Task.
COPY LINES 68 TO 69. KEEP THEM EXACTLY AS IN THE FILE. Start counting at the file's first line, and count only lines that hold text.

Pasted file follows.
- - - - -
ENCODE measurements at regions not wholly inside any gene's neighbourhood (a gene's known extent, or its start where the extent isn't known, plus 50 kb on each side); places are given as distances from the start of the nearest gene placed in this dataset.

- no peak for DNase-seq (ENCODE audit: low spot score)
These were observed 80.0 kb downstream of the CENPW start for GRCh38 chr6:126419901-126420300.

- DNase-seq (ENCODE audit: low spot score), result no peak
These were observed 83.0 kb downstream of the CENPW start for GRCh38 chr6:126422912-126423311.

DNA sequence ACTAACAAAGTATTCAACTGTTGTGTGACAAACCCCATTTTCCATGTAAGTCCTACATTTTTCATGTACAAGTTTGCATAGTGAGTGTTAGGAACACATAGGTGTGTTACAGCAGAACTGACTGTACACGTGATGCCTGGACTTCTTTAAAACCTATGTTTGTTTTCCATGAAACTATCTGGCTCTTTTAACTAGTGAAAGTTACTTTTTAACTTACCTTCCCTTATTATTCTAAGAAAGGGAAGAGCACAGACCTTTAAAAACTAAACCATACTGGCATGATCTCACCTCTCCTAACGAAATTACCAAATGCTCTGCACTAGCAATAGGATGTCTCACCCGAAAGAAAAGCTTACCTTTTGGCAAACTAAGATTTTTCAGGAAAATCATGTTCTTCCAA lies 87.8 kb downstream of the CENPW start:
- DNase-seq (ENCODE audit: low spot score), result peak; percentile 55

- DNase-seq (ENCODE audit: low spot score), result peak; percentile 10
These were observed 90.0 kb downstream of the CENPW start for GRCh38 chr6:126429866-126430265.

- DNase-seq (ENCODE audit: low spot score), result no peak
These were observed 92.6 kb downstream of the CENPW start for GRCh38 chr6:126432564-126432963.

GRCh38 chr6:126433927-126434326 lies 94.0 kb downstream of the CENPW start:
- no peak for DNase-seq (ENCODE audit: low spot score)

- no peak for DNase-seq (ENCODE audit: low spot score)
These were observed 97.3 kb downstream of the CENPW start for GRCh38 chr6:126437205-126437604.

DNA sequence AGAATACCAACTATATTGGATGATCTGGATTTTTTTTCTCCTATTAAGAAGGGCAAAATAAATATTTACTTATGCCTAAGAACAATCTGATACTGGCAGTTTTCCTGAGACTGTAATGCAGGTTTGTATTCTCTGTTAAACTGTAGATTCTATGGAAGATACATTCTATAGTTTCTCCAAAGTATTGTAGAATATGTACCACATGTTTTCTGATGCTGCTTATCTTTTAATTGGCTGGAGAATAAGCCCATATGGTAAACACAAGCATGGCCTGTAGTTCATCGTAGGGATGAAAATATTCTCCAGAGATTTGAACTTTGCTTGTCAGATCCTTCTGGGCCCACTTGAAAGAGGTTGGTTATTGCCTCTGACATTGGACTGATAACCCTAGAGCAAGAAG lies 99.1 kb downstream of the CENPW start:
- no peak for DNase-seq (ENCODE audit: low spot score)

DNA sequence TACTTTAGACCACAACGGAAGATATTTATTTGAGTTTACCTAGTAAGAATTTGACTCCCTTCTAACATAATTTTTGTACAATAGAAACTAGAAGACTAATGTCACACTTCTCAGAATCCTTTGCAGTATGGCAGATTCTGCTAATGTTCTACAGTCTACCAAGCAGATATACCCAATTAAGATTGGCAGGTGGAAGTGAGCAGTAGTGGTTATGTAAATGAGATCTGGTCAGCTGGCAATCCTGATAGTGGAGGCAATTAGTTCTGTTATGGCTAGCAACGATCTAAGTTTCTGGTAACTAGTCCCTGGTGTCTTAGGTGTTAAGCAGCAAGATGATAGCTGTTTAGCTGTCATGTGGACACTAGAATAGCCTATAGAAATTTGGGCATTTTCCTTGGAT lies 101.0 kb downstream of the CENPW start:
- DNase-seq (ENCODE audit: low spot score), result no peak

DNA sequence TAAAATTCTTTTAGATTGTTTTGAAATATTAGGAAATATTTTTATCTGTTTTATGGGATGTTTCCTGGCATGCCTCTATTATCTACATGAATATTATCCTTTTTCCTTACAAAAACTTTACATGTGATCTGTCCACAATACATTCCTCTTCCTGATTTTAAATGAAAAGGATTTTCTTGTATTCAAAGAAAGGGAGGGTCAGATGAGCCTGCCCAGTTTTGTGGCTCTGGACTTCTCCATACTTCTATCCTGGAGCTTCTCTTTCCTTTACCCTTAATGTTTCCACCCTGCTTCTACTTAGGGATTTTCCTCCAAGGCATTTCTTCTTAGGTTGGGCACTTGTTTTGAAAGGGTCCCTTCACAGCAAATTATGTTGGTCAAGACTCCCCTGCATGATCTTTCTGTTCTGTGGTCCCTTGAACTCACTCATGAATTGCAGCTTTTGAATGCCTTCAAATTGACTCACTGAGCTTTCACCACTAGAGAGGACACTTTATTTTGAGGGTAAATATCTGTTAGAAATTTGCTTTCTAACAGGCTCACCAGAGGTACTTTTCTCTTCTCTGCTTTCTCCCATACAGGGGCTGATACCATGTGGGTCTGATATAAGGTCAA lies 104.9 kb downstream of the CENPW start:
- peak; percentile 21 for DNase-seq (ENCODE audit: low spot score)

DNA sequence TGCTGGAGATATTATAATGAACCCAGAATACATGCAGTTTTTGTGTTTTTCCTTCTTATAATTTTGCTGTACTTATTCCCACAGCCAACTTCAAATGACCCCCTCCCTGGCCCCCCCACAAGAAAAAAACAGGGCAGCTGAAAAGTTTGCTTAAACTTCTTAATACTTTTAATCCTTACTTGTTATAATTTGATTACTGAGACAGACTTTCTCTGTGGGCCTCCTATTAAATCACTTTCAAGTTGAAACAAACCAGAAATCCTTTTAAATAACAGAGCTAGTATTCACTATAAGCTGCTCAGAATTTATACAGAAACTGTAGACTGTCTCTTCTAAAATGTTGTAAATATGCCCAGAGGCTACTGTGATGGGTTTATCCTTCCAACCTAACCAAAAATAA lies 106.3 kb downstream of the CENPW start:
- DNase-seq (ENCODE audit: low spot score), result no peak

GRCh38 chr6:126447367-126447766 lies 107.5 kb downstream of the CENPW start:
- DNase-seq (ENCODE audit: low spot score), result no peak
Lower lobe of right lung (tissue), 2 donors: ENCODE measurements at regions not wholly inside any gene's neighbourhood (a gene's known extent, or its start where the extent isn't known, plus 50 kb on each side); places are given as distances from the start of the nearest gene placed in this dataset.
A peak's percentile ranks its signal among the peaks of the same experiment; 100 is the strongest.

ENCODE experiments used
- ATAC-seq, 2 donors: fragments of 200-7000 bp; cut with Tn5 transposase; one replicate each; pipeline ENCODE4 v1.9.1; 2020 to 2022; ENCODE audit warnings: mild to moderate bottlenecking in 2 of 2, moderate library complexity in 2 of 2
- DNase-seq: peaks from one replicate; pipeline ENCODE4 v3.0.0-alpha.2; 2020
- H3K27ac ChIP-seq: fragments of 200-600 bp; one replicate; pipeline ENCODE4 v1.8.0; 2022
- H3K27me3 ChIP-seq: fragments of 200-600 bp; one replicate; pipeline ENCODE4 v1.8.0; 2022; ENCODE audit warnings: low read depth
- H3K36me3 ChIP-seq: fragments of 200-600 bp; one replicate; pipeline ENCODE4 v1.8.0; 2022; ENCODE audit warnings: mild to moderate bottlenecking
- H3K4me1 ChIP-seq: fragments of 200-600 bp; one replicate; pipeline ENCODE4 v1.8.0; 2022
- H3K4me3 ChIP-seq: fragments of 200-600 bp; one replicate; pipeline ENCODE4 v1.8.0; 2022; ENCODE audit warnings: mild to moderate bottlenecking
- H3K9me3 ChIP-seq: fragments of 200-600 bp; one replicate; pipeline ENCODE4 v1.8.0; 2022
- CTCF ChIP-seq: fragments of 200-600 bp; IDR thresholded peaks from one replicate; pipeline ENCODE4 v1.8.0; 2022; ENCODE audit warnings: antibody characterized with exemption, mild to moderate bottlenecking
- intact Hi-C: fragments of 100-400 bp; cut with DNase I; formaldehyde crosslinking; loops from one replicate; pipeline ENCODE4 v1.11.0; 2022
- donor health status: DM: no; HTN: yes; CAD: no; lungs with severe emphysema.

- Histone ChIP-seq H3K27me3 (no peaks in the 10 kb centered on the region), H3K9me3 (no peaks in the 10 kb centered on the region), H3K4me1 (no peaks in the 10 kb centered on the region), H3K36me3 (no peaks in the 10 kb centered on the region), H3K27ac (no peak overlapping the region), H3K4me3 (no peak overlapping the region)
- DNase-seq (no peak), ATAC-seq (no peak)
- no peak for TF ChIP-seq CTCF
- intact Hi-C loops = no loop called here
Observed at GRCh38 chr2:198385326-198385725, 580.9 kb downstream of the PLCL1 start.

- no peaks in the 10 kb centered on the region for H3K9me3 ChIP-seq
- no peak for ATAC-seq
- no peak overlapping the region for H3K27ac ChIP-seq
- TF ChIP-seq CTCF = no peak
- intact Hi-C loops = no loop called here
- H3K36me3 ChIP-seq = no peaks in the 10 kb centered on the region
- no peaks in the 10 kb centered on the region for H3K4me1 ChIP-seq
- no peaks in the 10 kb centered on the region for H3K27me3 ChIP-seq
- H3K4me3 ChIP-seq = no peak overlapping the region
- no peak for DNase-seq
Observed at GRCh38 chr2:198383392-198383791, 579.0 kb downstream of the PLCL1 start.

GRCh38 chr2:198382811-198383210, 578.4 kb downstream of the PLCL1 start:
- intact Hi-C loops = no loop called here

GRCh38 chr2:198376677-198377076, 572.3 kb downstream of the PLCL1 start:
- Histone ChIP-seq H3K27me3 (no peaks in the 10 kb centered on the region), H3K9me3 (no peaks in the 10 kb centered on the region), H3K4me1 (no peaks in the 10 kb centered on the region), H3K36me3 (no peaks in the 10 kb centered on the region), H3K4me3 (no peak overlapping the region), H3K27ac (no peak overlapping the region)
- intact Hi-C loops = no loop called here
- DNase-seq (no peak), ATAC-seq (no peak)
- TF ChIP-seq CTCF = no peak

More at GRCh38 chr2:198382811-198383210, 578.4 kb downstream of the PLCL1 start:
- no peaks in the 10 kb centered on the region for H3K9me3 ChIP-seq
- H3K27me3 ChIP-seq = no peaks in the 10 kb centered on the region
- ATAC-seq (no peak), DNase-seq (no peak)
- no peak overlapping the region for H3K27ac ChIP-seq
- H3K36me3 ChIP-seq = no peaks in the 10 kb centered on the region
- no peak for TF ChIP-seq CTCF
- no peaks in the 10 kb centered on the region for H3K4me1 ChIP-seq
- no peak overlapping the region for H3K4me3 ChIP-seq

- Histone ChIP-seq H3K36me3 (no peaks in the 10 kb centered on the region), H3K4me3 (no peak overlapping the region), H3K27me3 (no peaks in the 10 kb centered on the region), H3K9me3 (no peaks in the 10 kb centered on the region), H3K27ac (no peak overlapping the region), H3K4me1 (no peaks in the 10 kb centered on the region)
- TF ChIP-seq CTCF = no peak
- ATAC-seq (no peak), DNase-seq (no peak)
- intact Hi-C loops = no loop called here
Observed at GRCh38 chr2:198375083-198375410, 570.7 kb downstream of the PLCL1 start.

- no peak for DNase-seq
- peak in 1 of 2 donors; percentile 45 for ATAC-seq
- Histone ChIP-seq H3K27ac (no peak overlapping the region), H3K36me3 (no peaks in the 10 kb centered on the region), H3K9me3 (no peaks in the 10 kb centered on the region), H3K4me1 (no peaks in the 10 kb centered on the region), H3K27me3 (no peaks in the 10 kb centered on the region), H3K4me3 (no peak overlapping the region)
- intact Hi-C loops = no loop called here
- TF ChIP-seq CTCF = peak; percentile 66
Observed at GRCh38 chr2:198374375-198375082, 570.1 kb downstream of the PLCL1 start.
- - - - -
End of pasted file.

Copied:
- H3K36me3 ChIP-seq = no peaks in the 10 kb centered on the region
- no peak for TF ChIP-seq CTCF